Friday, October 19, 2012


In early 20th century Paris, there has been a string of horrific killings of women; their rooms are broken into and smashed up by someone or something with brute force, the women left dead and bloody, but no belongings are taken. The only link (which we notice long before the police do) is that each woman was wearing a charm bracelet with tinkling bells. At first Inspector Bonnard suspects two young college students, but they have alibis in professors Dupin and Marais. Dupin theorizes that the killer is a sadistic schizophrenic; Marais has a theory about the killer instinct which he has observed in animal rats which are deprived and frustrated. There are more murders, and eventually Dupin, who attempted to chase the killer across the rooftops, is arrested. We know it's not Dupin, but we also know that there is a one-eyed thug who is caretaker to a dangerous ape which is kept in the private zoo of Dr. Marais. Could the respectable doctor be behind the murder spree? And could Dupin's girlfriend Jeanette be the next victim?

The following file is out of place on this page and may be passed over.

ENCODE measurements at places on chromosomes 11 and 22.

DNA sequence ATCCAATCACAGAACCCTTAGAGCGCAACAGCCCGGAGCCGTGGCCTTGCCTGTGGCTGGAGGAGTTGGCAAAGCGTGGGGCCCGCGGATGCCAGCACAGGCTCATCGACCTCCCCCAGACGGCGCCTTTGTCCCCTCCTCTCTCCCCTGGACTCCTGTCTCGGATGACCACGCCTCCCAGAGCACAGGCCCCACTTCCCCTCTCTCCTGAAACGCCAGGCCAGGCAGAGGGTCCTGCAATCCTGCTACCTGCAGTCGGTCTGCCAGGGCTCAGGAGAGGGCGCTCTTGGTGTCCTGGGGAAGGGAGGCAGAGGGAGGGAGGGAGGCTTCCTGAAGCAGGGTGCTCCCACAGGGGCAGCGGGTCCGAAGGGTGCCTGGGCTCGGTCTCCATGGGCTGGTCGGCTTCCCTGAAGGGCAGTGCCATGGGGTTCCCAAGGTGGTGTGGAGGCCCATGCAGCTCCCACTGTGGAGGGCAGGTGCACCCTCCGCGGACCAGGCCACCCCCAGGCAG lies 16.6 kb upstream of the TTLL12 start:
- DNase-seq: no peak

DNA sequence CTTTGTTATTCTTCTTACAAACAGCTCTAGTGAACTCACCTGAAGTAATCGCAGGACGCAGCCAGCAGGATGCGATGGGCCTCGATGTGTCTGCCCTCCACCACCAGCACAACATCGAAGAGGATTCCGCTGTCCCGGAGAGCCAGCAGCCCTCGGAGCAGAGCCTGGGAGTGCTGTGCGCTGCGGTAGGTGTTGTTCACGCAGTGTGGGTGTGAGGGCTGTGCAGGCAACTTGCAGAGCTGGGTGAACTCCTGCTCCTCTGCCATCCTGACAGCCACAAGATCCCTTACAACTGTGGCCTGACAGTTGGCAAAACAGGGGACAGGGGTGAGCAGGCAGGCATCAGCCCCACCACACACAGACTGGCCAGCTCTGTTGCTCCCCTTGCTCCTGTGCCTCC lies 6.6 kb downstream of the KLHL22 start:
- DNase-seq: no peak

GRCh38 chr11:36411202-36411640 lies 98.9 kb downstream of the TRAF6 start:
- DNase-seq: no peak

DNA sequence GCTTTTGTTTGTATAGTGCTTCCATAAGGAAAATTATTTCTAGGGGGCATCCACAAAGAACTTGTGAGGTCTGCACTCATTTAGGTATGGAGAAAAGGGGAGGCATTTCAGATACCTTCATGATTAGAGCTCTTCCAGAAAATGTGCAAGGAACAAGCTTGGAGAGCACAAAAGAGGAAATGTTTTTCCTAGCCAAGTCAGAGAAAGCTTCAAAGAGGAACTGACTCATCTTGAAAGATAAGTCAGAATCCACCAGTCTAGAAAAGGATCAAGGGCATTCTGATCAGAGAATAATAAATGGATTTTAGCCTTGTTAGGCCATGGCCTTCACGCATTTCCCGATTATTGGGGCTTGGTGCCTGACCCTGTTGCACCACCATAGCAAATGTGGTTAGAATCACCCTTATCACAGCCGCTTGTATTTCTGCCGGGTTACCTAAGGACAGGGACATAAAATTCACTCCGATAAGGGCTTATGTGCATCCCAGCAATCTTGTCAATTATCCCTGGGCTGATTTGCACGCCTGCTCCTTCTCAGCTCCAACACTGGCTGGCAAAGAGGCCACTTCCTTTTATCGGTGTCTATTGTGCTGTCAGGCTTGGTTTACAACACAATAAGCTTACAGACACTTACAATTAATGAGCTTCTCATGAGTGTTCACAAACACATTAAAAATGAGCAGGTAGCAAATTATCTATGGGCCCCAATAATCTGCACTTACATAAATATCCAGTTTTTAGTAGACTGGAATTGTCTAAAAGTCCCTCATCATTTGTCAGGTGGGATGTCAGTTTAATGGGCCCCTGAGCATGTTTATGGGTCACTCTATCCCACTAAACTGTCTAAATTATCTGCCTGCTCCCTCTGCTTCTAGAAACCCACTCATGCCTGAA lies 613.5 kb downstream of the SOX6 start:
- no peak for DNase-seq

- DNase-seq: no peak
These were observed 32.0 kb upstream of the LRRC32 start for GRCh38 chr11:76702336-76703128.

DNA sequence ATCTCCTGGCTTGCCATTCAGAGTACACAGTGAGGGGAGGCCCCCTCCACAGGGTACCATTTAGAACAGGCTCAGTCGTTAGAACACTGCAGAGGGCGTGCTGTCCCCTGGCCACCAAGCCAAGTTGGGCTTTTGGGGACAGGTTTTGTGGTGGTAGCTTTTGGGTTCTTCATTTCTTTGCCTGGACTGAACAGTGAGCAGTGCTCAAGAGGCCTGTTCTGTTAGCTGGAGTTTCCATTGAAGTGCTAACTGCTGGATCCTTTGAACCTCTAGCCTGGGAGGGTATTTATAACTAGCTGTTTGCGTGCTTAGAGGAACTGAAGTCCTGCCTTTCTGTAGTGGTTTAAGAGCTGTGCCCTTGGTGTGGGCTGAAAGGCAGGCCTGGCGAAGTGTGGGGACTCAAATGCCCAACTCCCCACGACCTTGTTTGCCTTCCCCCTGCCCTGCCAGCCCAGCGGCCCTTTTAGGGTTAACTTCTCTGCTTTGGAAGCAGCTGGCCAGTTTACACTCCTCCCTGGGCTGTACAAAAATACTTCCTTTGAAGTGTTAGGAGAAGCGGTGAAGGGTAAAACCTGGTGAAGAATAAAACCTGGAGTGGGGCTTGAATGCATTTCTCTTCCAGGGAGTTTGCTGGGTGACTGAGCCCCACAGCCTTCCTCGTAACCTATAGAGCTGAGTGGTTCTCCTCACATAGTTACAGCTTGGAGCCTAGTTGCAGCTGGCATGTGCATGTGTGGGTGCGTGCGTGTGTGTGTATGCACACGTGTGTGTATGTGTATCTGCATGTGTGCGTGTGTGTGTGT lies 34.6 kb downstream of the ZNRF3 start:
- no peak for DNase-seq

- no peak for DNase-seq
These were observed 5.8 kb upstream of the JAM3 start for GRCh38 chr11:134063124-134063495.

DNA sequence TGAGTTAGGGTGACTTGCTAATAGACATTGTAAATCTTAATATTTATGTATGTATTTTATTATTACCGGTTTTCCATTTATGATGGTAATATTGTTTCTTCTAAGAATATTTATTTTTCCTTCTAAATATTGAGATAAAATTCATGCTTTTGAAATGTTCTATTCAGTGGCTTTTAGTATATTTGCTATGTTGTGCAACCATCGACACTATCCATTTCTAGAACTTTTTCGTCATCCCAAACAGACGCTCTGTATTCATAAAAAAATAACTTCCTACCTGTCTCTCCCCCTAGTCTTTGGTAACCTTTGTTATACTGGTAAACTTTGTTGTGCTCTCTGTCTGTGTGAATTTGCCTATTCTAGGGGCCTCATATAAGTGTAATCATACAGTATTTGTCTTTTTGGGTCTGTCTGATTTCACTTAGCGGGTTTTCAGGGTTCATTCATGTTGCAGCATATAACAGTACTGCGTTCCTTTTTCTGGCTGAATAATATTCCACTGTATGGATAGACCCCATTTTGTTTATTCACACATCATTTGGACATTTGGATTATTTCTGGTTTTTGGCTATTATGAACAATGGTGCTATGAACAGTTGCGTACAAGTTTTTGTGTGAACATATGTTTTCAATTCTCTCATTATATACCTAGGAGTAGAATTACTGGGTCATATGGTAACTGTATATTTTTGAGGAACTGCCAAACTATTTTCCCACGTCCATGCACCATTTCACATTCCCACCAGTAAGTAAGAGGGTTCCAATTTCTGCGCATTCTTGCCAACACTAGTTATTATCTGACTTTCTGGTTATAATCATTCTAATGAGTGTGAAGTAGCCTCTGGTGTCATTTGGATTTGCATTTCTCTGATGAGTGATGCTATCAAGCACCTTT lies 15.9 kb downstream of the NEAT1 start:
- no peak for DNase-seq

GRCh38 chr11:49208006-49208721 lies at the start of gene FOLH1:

This thriller, first released in 3D, is loosely based on Poe's "Murders in the Rue Morgue," generally considered to be the first detective story ever published. A few elements of the story are here, such as the murderous ape, the street name Rue Morgue, and the detail that witnesses to the crimes report hearing someone speaking in a foreign tongue. But the detective aspect of the story is largely neglected for an emphasis on gore and psychology. The murders are all quite brutal with lots of screaming and destruction. There are two standout scenes: one involves an attack on an artist's model in which not blood but red paint is spattered across her portrait just before she is killed; in the other, the killer smashes his way through a shop window and tears apart a mannequin thinking it's a real woman. The movie is very colorful and it looks like the 3D effects would be effective. The acting is not top-notch: Steve Forrest, quirkily handsome with blond hair and a thin mustache (pictured above), is OK as Dupin, Karl Malden is a bit better as Marais, though Patricia Medina is a zero as Jeanette. A very young Merv Griffin (at right) has a small role as one of the student suspects. This ignored thriller is worth a look. [TCM]

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